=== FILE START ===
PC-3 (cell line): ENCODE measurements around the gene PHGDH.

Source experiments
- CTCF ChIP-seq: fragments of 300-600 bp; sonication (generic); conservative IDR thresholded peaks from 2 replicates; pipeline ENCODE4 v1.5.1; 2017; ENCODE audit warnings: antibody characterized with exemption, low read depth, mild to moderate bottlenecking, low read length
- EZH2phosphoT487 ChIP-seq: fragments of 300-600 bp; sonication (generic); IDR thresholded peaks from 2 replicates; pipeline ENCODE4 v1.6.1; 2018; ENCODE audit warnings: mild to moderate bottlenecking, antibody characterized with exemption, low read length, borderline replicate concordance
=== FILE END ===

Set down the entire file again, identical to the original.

PC-3 (cell line): ENCODE measurements around the gene PHGDH.

Source experiments
- CTCF ChIP-seq: fragments of 300-600 bp; sonication (generic); conservative IDR thresholded peaks from 2 replicates; pipeline ENCODE4 v1.5.1; 2017; ENCODE audit warnings: antibody characterized with exemption, low read depth, mild to moderate bottlenecking, low read length
- EZH2phosphoT487 ChIP-seq: fragments of 300-600 bp; sonication (generic); IDR thresholded peaks from 2 replicates; pipeline ENCODE4 v1.6.1; 2018; ENCODE audit warnings: mild to moderate bottlenecking, antibody characterized with exemption, low read length, borderline replicate concordance